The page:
Yak's thoughts & tips on breadmachines vs. mixers
The highs and lows of breadmachines
I think bread machines are great - they're what introduced me to the joys of homemade bread. But I thought I'd share the following tip since breadmachines have their pitfalls too. Most breadmachines have a set rising time - so if you live in an area of variable weather (like most of the eastern seaboard and midwest, for example) it can be tough to judge the sugar/salt ratio and the flour/water ratio in order to get consistent results (if you can't change the rising time, you can play with these two variables to affect how quickly the dough will rise). A lot of folks blame themselves when their dough doesn't come out right in the breadmachine because breadmachines are marketed as 'foolproof'. But this is really unfair to the cook - variations (due to environmmental conditions or quality of yeast) between batches for the required rising time are the most common reason for variations in results. Changing the above-mentioned variables can help adjust the rising time... but it qualifies as high art and is dicey even for the most experienced baker. It's much easier to simply adjust the rising time... something you can't usually do in a breadmachine.
One way to get around this is to make the dough in the bread machine, and then do the final rising in a bread pan... putting the bread in the oven once you visually observe that the dough has risen sufficiently.
This is an excellent technique that will increase your success rate dramatically - and at this point, you should be asking yourself... "isn't my breadmachine just acting like a programmed kitchenaid mixer?" And the answer is a resounding, "Yes". If you're lucky enough to own both a mixer and a breadmachine... well then kiddo... you're in luck! (Btw, no affiliation with kitchenaid - I just happen to have a profound love for my mixer. Standard disclaimers apply.)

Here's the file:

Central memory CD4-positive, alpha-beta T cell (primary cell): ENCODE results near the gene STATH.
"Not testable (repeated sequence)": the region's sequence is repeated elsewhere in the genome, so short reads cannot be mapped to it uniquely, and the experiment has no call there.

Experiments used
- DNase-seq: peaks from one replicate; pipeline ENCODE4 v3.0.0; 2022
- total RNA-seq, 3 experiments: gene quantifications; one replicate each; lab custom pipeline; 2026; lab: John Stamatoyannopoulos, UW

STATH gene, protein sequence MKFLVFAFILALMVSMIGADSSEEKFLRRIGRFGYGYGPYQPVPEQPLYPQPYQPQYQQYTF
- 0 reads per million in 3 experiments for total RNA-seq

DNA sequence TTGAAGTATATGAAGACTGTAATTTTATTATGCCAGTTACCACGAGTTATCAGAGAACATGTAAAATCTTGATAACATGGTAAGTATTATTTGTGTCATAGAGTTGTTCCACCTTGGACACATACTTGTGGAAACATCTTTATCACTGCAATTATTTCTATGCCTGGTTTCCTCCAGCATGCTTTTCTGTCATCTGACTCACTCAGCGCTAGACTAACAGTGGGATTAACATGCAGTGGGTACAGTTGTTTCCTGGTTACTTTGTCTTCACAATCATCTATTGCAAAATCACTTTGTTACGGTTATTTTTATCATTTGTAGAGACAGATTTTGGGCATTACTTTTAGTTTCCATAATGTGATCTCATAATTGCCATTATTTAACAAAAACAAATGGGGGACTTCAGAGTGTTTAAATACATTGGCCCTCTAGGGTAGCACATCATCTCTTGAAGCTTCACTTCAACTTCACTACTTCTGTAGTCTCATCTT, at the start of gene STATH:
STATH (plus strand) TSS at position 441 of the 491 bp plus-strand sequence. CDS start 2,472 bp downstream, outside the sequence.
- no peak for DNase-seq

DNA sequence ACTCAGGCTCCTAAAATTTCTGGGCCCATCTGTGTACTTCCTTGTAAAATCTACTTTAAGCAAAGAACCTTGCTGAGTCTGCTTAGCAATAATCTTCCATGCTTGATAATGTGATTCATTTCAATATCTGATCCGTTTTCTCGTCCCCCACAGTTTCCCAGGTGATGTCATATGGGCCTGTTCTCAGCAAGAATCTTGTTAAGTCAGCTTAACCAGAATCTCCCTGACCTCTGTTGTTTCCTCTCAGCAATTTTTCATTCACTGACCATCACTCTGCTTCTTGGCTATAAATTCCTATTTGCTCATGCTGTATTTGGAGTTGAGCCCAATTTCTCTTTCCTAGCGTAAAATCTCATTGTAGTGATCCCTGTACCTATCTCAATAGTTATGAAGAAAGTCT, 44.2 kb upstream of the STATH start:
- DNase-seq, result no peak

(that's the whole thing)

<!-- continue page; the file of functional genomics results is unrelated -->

How you can use your Kitchenaid mixer as a breadmachine substitute?
And why would you want to?
Here's how to use the mixer for bread-making:
- Use the same bread machine recipes - but buy a nice large sized bread pan to bake the loaves. The large size usually accomodates the typical breadmachine recipe.
- Do what you normally do for the bread machine - i.e. add all the dry ingredients first and then add the wet (p.s. I always find my breads come out better if I proof the yeast first).
- Use the dough hook attachment (for the appliance-challenged, that's the white ceramic-over-steel single-arm hook, not the batter attachment).
- Lock the head of the mixer and set the speed to 2.
- Mix for about 2 minutes - or until the dough is consistent. You can add flour or water as needed as you mix.
- I do my first rising in the metal mixing bowl (unless I'm making more than one loaf at a time) - unlock the head and pull it up out of the dough. Scrape off any stragglers. I turn the oven on low for a few minutes to bring it up to about 80 F or so... and either drape a very wet (but not drippy) paper towel over the top of the bowl, or put a glass measuring cup full of water in the oven beside the mixing bowl full of dough. Let it rise for about an hour - it doesn't really matter much how long since this is just the first rising.